City approves permit for Benchview development; Neighborhood Association will file another suit
The ongoing battle of what comes down to a difference of interpretation between the City of Seattle and the Benchview Neighborhood Association (BNA) took a turn on Friday Aug. 30 as the City of Seattle approved the Lot Boundary Adjustment requested by the developers. Their plan is to build three houses on lots that have up to now only been able to fit two homes.
Judge Spearman left the matter somewhat open to interpretation when she left it up to the City to decide of the permit was issued in error. Diane Sigamura, DPD Director said the permit was allowable under current zoning and lot boundary adjustment rules. The BNA saw the ruling, announced on the Friday before the holiday weekend as an insult and an attempt to get it out there where it might draw less attention from the media.
That's the sense that David Allen, speaking for the BNA, conveyed when the West Seattle Herald spoke to him on Friday. The BNA replied to Sigamura, expressing their disappointment.
Here's the correspondence from both sides of this debate:
Dear Benchview Neighbors:
In an effort to keep you informed, I want to let you know that today, the Department of Planning and Development (DPD) will be issuing its approval of the revised lot Boundary Adjustment (LBA) for the three lots at the corner of 55th Ave. SW and SW Manning 5t. As noted in my August 27th letter, the applicant submitted a revised application based on Judge Spearman's specific direction in her July 24th decision. We have reviewed the revised lBA very carefully to make sure the calculations are correct, and we have determined the revised lBA is consistent with her direction.
The Court's Decisions to Reverse and Remand LBA for Modification
Judge Spearman determined that parcel A, one of the three lots adjusted by the LBA, was 131 square-feet too small in her initial decision and reversed DPD's decision on that point. Judge Spearman could have granted the LUPA petition and that would have been the end of the case at the trial-court level. That, however, did not happen. On reconsideration, Judge Spearman remanded the LBA to DPD for "modification or further proceedings in conformance with the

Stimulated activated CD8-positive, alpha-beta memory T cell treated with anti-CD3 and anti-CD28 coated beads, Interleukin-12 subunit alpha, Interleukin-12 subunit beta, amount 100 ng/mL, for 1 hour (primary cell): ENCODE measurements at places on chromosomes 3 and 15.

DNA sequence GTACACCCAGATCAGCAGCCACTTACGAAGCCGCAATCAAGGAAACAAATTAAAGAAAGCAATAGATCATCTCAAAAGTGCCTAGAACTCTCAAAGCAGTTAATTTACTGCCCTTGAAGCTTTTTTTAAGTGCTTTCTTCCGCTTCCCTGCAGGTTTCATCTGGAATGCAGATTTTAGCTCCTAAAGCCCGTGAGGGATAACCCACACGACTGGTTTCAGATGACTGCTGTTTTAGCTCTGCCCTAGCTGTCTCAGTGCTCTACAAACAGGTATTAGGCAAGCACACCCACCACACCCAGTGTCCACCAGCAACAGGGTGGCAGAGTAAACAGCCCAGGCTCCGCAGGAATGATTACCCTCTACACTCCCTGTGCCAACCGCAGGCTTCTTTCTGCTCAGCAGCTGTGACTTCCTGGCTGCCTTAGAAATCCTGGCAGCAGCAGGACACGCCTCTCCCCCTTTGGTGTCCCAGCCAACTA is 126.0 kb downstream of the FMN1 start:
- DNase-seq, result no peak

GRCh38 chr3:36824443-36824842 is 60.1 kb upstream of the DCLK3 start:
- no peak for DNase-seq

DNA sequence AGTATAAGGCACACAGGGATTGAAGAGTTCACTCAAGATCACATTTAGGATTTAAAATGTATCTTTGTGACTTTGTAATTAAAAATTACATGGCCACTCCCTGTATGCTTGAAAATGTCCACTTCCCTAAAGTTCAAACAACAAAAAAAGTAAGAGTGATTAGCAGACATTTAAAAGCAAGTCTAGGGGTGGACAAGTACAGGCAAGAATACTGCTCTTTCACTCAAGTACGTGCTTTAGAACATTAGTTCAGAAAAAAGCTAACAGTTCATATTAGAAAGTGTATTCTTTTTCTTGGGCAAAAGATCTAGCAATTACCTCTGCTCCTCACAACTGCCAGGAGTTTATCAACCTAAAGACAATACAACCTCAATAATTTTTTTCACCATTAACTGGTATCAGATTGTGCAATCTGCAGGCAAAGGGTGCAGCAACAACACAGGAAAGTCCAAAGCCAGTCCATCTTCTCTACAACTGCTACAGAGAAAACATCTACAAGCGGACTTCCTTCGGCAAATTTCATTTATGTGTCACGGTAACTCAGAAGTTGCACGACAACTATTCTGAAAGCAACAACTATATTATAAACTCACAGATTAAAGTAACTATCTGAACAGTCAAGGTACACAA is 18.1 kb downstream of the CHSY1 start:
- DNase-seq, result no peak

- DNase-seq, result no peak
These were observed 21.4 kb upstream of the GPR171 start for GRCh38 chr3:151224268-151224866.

Court's Memorandum Decision." Accordingly, DPD has reviewed a revised LBA that adds 131 square feet to parcel A so the lot's area is over 4,527 square feet. This is consistent with Judge Spearman's Memorandum Decision stating that parcel A must have at least 4,527 square feet to qualify for the 75/80 Rule lot-area exception.
Revoking a Permit
In my last letter, I tried to explain why we would be reviewing the revised LBA, and that it would be reviewed based on the Land Use Code and the court rulings. Apparently I was not as dear as I had hoped in terms of explaining why DPD must proceed with this review. Here is further explanation.
The Land Use Code, in Section 23.76.034, establishes five circumstances when DPD may revoke a Master Use Permit:
1. The permittee has developed the site in a manner not authorized by the permit;
2. The permittee has not complied with the conditions of the permit;
3. The permittee has secured the permit with false or misleading information;
4. The permit was issued in error; or
5. The permittee has failed to pay past-due fees.
None of these circumstances apply in this particular situation, including the fourth factor that some have questioned. Section 23.76.034 does not apply in the context of DPD responding to a Court order remanding the Benchview LBA to DPD for modification in a manner consistent with the Court's order. Instead, 23.76.034 applies when the Department is not responding to a Court order and one of the five circumstances in the code provision triggers permit revocation.
Small Lot Legislation
I want to once again remind you of the work we have been doing in terms of developing permanent regulations related to small lots, to replace the interims that were approved last year. Here is the link:http://www.seaHle.govfdpdfcodesrulesfchangestocodefsmalllotsfwhatwhy/default.htm
This proposal is informed by comments we have received from the public, as well as actual situations in our neighborhoods that staff have become aware of. We anticipate publishing another draft for public review within the next week or two. This too will be posted on the site.
Thank you very much.
Diane M. Sugimura
David Allen's reply on behalf of the BNA:
Diane Sugimura and Dep Mayor Smith,
This response is incomplete.
On what grounds do you say that the permit was not issued in error, or that 23.76.034 does not apply because the judge remanded the issue back to DPD?
This law makes no mention of anything other than a permit being issued in error.
Once again, the permit was issued in error. That is a fact.
The judge instructed that "This matter is remanded to DPD for modification OR FURTHER PROCEEDINGS."
DPD was not required by the judge to revise the permit.
If you approve this permit, we will file another loop case.
We find your issuing of this revision on the eve of a long Labor Day weekend to be incredible.
There was absolutely no reason to issue this today. Why the rush?
The first and obvious conclusion any rational person would make is that you were hoping the news media will miss this story by breaking this news before the long labor day weekend.
Finalizing this decision without a complete response to the nhood would be inappropriate. DPD issued the first permit in January prematurely when the junior planner issued it without the supervisor fully reviewing the issues. You cannot make that same type of mistake again.
Finally, slapping the neighborhood in the face with this news right before what should be a restful Labor Day weekend is insensitive at best.
Again, why do this this afternoon?
David Allen and Benchview Nhood assoc